In response to this week’s news that the beleaguered U.S. Postal Service is facing $238 in losses over the coming decade, Charles Krauthammer lamented the inevitable demise of the government mail monopoly:
U.S. News & World Report’s columnist, Paul Bedard, reports that Transportation secretary Ray LaHood told him that it’s fun playing Santa Claus to states and cities around the nation.
In August, President Barack Obama commented that “UPS and FedEx are doing just fine. … It’s the post office that’s always having problems.” We found out just how deep those problems were when Postmaster General John Potter announced that the U.S. Postal Service is facing $238 billion in losses over the next 10 years.
The Economist’s Free Exchange blog asks: “[W]hy isn’t federal aid to states more popular, and popular enough to get through Congress, given that nearly every American lives in one?”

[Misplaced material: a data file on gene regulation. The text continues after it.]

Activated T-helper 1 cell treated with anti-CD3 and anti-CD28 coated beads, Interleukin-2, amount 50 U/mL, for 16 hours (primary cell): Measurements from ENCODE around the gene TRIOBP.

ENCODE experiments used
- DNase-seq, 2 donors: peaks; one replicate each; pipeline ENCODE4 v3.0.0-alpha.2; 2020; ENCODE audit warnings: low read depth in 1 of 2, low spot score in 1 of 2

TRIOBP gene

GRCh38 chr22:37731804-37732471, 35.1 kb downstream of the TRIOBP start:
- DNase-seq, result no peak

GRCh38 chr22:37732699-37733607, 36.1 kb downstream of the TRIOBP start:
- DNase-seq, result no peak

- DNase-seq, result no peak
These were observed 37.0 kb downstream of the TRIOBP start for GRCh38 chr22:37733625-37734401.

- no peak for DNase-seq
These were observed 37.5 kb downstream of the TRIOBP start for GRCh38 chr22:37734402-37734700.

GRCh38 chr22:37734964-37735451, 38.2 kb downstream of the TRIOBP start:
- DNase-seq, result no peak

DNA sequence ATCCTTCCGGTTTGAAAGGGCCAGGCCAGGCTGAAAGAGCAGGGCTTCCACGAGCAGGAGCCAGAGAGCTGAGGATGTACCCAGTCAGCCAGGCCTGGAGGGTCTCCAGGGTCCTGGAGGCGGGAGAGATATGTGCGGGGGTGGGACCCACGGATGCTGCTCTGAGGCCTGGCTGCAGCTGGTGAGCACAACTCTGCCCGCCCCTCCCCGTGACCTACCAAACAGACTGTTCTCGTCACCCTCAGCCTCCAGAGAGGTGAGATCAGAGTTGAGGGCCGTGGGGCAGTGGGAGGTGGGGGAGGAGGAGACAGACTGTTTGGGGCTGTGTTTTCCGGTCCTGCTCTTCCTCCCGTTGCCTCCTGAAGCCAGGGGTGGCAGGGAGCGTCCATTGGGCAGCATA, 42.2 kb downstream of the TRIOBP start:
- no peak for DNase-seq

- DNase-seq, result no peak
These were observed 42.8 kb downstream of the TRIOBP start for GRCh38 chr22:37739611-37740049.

The Department of Homeland Security is in the news for a range of management problems. Bureaucratic bungling at DHS has been an agency hallmark since its creation in 2003. In 2008, the House Committee on Homeland Security counted $15 billion worth of failed DHS contracts for various projects since its inception.
A couple weeks ago Orson Swindle, an assistant secretary of commerce for economic development in the Reagan Administration, was kind enough to send me news articles from his days battling policymakers over porky Economic Development Administration projects. In a 1989 Insight article, Orson gave a nice summation of one of the problems with special interest spending:
According to the latest Small Business Economic Trends survey conducted by the National Federation of Independent Businesses, 31 percent of respondents said the single most important problem facing small businesses is “poor sales.” “Taxes” and “Government Regulations and Red Tape” came in second and third place at 22 percent and 13 percent respectively. Combining the two, the biggest problem facing small businesses according to respondents is government.